350w hub versus 250w mid-drive, who wins?

emco5

Active Member
I’ve received theory and recommendations on this subject, but I’d appreciate feedback from someone who has 'actually experienced' both power systems. Your hands-on opinion is good enough, no need to argue variables and the grey areas. :) Speed doesn't matter, either.

Bike-A has a Bafang 36v 350-watt geared hub with thumb-throttle, and its granny gearing is the common 28t chainring with 32t rear cog.

Bike-B has the 36v 250-watt Shimano STEPS mid-drive PAS system with manual shifting. Its granny gearing is 44t chainring with a 32t cog in back.

Both bikes have identical geometry, weigh the same, and have the same tires.


Ridden by the same person up a 9% hill for 1/2 mile, which bike would get to the top with less rider effort?
 

harryS

Well-Known Member
You have to ride a low powered bike to understand that they're not electric motorcycles. They're pedal assisted bicycles, optimized for to run a little faster than your average rider on a regular bike.

In my opinion, both will burn up on a 9% hill if the rider isn't working hard.
 

emco5

Active Member
Thank you, HarryS, for the input. I've owned four power-assisted bikes in the last ten years from 250w to 500w, so I get it. Looking for rider experience comparing the 350w hub against the Shimano STEPS. The smaller STEPS system has a torque rating of 50 Nm while the Bafang hub makes a bit less at 45 Nm. If Shimano's chosen gearing doesn't interfere, and their mapping is dialed, it could be a better climber. I suspect, though, that the Steps torque number is reached only at peak rider input which would not reduce rider fatigue. Although I've not seen the Bafang's power curve, my rides on one felt like its torque peaked almost immediately.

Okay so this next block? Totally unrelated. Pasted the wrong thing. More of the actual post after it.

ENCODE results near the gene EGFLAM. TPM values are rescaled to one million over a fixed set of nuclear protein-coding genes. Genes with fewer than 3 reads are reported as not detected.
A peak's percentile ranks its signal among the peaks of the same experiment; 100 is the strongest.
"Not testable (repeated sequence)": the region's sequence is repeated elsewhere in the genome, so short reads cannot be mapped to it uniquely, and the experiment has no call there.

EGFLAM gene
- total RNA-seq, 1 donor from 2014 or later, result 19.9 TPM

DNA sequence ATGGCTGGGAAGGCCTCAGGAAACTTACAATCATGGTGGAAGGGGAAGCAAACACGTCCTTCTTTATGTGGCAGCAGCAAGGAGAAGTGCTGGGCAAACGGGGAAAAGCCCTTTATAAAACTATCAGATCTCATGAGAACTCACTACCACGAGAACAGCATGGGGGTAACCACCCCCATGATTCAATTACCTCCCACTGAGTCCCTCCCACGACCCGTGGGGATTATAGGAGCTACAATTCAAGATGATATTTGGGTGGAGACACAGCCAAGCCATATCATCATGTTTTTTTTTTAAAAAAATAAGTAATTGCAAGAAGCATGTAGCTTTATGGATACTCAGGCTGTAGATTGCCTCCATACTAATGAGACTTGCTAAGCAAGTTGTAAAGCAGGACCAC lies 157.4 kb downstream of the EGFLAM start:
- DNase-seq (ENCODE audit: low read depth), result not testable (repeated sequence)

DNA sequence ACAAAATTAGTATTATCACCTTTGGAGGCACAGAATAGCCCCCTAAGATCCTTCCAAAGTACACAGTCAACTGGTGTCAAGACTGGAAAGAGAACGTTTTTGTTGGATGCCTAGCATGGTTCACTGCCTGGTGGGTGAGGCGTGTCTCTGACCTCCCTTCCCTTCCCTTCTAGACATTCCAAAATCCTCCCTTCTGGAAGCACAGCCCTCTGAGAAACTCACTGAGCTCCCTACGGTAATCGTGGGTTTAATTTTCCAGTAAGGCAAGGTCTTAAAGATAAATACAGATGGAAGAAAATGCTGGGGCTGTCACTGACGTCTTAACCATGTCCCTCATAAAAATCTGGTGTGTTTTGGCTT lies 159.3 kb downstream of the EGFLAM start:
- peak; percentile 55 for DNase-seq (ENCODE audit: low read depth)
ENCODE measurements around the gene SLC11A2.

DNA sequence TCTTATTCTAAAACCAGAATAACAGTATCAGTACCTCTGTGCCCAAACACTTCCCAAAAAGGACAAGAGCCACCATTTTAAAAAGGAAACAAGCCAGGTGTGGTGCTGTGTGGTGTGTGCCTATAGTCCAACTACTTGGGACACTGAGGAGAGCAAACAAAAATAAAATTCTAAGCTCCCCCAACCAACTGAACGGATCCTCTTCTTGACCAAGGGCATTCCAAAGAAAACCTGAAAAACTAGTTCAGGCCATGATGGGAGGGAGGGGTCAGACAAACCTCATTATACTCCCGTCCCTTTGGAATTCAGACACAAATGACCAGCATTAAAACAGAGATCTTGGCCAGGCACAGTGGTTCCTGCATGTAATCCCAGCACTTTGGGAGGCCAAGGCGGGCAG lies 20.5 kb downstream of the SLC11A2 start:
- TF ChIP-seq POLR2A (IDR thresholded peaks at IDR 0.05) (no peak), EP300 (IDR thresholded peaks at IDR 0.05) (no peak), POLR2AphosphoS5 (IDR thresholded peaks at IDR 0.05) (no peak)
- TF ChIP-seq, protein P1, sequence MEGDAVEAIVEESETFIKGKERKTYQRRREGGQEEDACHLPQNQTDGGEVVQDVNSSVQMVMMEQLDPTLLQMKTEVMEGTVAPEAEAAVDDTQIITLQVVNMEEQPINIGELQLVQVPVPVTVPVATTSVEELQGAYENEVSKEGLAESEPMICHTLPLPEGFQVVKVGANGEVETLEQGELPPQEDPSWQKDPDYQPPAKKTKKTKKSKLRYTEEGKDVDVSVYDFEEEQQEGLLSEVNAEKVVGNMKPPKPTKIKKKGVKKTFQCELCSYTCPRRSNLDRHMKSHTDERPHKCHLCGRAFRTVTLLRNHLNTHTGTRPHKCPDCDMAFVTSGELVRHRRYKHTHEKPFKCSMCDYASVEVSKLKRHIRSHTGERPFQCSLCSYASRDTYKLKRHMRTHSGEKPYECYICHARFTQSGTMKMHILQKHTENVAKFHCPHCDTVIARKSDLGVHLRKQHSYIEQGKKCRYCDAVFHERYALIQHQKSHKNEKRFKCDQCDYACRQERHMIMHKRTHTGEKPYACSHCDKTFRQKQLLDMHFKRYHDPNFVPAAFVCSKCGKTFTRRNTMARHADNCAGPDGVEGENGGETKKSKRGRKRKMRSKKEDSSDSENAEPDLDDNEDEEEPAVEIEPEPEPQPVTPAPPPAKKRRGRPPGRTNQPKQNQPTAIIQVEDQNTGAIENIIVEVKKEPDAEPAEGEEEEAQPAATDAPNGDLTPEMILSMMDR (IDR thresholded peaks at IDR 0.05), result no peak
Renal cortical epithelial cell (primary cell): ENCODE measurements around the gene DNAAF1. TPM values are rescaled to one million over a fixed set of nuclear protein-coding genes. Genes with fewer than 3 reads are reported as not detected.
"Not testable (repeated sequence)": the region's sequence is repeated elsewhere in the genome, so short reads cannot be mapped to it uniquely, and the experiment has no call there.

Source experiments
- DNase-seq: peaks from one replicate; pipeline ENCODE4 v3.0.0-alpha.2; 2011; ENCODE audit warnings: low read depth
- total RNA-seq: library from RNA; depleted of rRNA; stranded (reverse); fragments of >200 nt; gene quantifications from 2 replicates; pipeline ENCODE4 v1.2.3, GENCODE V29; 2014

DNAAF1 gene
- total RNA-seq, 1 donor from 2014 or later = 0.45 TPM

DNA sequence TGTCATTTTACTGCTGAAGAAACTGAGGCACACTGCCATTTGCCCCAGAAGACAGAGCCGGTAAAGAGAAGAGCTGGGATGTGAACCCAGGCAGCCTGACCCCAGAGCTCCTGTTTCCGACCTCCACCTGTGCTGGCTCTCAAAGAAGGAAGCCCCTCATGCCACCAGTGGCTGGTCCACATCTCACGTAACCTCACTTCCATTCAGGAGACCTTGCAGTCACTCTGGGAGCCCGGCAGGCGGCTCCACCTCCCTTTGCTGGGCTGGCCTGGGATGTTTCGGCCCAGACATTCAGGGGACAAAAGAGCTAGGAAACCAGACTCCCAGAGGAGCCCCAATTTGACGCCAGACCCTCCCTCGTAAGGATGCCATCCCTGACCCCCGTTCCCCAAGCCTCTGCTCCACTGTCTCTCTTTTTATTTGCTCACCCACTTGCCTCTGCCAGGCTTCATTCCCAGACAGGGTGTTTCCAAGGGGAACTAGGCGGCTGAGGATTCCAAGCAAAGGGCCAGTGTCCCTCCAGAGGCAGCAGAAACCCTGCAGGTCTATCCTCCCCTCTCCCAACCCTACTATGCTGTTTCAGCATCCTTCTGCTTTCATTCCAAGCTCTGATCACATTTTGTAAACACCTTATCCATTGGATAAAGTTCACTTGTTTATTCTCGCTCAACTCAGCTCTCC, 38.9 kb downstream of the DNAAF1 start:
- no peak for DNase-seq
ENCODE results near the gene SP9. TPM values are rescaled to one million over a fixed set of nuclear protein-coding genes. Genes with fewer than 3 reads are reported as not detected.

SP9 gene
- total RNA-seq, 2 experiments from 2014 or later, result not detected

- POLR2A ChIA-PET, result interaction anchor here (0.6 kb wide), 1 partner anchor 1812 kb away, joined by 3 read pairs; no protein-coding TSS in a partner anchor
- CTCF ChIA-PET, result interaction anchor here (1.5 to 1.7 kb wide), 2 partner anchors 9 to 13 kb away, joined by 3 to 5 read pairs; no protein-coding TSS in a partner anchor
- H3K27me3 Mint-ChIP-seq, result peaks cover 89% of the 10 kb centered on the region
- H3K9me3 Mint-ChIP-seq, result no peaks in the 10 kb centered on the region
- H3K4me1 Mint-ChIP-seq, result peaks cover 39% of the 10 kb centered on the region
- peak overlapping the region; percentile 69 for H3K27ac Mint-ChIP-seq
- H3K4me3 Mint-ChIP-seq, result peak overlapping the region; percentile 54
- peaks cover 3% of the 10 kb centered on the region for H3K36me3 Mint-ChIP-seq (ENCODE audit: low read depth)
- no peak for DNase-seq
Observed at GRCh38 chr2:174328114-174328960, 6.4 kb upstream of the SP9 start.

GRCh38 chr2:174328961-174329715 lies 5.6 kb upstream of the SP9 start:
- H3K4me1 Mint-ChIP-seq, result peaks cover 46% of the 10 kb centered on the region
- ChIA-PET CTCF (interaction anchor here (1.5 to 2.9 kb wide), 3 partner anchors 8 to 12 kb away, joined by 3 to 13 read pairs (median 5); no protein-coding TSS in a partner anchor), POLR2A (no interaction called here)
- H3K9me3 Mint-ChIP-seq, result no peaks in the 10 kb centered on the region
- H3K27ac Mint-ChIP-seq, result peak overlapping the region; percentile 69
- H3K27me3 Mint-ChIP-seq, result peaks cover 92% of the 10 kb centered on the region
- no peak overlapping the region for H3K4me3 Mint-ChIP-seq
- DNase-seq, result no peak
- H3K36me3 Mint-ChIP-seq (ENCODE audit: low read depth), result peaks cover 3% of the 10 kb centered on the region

harryS

Well-Known Member
Sorry. So many people expect to go up w/o pedaling. In that case, my opinion is that the highest gearing should be easiest on the motor, and on the rider too, just like Trevor mentions.

I also think a mid drive is preferred because gearing can multiply the torque for both the rider and motor. It can be kept spinning faster at a given speed and be more efficient. Meanwhile, maybe the hub motor is bogging down because it only goes as fast as the wheel.

Watts are rarely equal anyway, except in a thought experiment. Manufacturers will fudge their numbers lower to make a bike legal in one country and fudge them higher for better marketing in another country.
 

emco5

Active Member